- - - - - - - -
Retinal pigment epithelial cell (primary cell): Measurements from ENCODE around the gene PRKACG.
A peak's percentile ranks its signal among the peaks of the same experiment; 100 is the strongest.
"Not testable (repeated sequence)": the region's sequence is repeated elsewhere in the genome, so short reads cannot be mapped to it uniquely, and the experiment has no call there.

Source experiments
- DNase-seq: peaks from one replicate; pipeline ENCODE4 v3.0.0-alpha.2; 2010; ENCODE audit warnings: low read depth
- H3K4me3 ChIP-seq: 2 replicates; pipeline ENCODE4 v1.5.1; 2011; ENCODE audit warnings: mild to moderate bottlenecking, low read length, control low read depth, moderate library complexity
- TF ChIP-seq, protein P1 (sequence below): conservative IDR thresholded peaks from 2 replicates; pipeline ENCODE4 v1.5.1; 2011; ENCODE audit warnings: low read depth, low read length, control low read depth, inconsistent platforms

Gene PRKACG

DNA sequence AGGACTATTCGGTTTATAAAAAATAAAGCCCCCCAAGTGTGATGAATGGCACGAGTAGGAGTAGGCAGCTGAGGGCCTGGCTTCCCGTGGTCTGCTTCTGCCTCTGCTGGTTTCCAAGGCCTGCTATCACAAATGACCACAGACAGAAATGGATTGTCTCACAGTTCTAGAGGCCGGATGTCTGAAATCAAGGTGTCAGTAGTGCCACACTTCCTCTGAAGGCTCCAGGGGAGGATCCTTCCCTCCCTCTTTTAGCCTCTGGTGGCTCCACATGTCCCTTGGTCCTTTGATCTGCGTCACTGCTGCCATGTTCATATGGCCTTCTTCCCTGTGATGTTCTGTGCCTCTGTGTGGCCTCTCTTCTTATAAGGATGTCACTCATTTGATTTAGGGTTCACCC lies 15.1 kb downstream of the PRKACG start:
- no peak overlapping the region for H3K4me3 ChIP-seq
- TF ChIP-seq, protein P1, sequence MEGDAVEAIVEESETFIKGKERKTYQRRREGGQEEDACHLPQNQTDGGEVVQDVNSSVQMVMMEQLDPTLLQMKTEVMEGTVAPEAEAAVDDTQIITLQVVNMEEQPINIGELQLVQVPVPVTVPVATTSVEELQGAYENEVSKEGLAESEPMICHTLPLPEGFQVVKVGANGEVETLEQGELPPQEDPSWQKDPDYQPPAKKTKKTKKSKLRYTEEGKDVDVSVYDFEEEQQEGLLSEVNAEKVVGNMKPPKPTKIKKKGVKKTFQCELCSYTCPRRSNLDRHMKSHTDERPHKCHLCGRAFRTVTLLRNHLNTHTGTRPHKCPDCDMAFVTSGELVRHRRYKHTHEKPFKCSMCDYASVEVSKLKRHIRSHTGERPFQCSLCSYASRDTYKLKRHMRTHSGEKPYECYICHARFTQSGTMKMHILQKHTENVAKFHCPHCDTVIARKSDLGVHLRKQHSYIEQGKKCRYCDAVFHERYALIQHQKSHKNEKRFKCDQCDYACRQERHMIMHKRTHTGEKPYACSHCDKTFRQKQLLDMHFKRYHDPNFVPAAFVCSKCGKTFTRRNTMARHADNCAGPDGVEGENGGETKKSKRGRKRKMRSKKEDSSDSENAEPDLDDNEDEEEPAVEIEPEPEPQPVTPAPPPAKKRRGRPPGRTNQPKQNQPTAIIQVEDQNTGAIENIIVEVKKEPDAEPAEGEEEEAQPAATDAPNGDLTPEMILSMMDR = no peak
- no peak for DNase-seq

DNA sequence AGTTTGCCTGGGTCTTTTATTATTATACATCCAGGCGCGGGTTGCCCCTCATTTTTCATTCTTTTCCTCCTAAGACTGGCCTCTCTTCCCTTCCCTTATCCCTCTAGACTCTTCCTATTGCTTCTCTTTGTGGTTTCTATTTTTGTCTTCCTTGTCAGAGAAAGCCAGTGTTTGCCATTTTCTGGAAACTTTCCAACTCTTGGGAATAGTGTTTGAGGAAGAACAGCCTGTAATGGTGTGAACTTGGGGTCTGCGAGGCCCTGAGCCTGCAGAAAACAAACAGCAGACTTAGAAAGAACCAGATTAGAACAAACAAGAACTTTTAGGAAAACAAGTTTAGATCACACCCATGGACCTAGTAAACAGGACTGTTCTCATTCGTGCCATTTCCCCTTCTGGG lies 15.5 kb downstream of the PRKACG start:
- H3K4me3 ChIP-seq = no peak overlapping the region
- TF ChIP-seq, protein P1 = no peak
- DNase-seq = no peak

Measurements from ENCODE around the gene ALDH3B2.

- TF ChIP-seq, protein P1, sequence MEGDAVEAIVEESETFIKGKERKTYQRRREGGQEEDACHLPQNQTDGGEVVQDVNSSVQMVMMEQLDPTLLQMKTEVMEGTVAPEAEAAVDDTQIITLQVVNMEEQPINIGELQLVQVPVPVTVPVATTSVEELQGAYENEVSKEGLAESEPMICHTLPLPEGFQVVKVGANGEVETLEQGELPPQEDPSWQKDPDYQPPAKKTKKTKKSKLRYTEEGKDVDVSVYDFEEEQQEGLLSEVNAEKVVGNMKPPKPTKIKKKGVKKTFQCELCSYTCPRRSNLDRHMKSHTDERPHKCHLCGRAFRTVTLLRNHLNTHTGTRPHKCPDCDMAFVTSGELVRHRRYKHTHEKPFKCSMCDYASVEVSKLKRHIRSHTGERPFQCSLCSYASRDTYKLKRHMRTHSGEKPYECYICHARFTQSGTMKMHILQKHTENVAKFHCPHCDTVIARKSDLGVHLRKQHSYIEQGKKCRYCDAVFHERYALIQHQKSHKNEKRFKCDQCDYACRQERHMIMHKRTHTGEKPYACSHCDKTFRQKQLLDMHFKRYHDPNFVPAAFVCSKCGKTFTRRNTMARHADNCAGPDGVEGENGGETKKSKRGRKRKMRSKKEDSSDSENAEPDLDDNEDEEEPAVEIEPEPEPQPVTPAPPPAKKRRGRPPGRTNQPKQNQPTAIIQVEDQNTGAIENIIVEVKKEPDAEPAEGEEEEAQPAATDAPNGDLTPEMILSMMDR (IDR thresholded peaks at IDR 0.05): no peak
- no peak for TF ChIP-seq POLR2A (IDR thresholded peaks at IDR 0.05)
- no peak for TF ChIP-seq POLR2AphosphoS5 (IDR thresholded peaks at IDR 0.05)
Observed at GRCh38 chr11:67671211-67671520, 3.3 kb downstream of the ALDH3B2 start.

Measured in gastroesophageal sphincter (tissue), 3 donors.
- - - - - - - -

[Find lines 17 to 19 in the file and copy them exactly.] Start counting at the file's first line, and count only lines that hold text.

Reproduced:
Measurements from ENCODE around the gene ALDH3B2.

- TF ChIP-seq, protein P1, sequence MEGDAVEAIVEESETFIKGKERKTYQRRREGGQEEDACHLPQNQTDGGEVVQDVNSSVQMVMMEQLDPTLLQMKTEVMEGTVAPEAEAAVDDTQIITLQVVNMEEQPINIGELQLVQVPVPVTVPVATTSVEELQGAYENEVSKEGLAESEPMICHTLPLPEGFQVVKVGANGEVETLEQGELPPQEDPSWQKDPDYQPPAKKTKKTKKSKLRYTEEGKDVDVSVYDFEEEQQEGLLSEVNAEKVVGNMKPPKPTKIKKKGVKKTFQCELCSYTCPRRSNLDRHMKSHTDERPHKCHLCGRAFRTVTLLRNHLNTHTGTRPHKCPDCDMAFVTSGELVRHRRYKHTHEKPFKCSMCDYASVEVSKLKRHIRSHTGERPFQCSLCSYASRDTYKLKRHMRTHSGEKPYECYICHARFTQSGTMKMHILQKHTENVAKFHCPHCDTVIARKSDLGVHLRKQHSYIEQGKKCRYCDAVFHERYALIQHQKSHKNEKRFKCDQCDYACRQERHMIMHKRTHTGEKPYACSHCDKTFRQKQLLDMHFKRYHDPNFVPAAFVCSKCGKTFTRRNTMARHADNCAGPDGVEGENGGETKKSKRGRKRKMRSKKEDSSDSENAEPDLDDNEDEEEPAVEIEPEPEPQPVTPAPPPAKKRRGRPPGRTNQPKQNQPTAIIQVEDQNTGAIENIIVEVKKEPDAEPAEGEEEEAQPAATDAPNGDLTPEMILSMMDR (IDR thresholded peaks at IDR 0.05): no peak
- no peak for TF ChIP-seq POLR2A (IDR thresholded peaks at IDR 0.05)